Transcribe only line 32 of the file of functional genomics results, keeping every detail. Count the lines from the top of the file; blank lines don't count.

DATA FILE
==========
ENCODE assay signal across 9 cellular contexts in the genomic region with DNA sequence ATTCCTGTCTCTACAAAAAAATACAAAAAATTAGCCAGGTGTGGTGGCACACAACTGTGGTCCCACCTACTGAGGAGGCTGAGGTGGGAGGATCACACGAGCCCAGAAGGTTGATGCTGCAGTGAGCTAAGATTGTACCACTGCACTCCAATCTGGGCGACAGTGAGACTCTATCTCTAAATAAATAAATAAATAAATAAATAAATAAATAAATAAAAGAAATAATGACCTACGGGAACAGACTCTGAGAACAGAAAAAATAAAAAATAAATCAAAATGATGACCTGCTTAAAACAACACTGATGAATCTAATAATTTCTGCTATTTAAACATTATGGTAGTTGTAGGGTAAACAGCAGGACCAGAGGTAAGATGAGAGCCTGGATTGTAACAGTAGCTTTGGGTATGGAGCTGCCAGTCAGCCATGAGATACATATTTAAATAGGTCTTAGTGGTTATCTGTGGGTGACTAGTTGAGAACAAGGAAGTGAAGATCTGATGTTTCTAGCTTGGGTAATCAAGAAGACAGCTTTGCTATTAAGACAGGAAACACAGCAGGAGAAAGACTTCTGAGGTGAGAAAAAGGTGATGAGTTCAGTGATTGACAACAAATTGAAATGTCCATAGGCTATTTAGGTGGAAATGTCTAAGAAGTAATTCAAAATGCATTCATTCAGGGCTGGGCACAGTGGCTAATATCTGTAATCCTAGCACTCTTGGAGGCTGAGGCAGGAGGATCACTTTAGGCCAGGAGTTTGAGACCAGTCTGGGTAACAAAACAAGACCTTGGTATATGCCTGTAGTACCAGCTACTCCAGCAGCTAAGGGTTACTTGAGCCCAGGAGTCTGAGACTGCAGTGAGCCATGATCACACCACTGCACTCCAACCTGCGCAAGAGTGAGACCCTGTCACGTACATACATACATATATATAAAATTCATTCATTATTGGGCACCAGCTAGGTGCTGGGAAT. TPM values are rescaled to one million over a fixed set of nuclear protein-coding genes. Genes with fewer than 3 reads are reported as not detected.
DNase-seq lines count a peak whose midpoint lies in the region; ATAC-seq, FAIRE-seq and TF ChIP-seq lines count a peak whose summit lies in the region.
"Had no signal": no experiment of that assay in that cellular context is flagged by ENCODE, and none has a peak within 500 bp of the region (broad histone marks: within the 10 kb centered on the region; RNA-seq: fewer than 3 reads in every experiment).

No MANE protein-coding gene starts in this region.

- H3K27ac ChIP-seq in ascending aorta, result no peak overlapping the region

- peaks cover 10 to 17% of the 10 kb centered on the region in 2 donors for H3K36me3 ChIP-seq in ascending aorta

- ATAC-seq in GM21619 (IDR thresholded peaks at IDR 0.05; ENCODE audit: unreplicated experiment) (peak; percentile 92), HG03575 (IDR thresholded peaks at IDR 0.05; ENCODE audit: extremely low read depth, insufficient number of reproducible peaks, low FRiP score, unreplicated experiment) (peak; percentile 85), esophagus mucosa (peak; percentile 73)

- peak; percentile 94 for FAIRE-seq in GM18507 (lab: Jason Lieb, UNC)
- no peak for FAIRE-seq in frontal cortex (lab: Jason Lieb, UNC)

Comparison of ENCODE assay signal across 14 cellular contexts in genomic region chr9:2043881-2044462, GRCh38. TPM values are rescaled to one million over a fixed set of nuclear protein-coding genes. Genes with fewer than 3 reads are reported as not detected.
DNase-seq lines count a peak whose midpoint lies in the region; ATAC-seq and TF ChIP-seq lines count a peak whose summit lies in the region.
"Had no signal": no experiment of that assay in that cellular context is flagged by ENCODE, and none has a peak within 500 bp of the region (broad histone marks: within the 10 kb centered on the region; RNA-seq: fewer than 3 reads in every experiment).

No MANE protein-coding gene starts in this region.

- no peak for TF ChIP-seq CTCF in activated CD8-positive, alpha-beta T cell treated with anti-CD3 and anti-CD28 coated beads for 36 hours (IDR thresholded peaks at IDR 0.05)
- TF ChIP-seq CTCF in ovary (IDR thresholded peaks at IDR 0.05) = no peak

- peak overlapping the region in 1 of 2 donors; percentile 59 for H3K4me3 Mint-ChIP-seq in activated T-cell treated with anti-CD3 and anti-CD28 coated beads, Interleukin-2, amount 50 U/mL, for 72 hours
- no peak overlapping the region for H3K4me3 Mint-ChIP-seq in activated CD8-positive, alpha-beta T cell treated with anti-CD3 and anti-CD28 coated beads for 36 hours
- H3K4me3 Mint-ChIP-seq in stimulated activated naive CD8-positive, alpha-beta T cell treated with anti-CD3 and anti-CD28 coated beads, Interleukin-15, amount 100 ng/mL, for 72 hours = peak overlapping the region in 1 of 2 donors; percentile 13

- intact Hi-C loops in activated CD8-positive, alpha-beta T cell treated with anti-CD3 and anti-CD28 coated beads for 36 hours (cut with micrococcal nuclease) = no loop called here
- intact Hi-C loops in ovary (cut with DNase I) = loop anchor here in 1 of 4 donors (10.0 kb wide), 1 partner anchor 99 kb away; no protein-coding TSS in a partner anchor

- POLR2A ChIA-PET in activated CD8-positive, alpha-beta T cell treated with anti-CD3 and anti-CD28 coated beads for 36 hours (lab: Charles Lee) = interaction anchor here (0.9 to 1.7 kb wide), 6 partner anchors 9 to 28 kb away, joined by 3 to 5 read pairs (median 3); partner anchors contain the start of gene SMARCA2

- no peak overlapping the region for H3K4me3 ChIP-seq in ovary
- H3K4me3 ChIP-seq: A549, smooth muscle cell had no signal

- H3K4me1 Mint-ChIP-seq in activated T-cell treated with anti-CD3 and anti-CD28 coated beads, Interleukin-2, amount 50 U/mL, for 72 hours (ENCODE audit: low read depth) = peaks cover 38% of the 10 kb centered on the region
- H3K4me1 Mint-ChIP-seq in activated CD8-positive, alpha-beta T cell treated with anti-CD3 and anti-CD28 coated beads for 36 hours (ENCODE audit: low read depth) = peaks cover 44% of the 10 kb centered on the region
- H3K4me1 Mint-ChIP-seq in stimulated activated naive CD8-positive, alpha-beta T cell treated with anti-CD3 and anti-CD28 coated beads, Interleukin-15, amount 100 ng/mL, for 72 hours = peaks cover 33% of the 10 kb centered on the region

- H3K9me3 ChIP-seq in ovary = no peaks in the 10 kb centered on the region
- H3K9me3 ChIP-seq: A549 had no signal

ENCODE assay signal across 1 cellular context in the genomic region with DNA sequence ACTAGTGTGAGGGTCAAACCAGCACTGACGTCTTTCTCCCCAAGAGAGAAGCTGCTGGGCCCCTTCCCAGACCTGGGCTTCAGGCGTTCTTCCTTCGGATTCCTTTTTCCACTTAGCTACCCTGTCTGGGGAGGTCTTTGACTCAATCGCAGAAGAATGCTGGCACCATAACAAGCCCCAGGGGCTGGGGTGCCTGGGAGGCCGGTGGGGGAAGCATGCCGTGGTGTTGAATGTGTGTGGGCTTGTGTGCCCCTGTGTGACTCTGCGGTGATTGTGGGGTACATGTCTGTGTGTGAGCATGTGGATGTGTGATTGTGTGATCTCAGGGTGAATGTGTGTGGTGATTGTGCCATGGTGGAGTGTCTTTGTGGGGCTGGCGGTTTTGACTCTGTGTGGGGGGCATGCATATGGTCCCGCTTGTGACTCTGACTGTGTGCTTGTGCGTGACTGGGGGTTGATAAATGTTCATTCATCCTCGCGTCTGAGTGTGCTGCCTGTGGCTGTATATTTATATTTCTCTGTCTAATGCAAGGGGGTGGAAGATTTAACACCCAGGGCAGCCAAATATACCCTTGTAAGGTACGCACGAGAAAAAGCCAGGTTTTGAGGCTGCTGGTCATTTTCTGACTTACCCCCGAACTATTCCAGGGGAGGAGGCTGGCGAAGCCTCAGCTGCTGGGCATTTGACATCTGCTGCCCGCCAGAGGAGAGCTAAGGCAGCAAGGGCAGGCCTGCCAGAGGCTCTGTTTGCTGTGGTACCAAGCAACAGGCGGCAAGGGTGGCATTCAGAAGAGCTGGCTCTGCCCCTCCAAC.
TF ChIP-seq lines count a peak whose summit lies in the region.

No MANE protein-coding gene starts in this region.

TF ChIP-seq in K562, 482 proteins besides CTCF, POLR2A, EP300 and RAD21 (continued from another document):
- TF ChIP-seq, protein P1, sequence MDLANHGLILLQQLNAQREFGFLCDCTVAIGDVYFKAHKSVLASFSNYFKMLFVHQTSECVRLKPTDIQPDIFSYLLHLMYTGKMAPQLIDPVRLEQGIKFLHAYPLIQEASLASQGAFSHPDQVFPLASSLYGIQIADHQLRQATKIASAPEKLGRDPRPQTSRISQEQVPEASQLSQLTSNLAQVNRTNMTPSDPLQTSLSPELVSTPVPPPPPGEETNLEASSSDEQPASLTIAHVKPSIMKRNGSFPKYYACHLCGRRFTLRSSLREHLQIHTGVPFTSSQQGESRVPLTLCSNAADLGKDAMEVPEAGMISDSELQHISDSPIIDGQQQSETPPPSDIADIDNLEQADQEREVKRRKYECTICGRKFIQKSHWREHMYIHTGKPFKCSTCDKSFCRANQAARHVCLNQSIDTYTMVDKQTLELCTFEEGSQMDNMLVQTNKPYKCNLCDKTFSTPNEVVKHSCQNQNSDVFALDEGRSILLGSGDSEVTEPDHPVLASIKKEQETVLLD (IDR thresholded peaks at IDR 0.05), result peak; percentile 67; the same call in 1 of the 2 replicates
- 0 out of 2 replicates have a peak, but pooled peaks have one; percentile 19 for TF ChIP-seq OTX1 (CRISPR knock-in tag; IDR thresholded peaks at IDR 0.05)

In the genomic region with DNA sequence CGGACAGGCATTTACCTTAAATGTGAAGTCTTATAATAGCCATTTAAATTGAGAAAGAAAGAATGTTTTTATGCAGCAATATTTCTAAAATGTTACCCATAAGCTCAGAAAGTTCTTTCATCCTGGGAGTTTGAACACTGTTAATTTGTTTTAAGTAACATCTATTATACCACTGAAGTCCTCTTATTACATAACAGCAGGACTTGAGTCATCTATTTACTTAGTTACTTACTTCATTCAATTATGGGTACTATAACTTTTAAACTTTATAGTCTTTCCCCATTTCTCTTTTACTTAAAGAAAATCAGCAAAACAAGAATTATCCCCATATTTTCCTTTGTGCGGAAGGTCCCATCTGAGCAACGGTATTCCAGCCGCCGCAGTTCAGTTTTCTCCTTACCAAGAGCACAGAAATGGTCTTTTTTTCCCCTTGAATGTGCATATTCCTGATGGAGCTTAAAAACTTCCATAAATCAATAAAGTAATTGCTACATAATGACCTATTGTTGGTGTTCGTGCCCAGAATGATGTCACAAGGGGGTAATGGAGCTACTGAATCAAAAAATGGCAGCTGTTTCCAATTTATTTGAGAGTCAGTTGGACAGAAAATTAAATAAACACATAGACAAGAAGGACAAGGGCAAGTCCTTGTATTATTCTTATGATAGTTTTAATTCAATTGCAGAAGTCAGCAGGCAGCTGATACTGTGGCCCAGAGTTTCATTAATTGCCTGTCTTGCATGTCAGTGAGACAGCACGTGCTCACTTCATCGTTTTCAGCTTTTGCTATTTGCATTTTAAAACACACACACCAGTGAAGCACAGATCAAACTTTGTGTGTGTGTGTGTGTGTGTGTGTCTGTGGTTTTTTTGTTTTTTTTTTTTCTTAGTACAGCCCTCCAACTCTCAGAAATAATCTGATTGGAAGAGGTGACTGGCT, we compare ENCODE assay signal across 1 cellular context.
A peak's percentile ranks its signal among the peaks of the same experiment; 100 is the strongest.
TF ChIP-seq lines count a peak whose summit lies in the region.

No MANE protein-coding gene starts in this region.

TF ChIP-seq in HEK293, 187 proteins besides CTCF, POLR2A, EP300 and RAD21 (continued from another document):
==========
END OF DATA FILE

TF ChIP-seq in K562, 482 proteins besides CTCF, POLR2A, EP300 and RAD21 (continued from another document):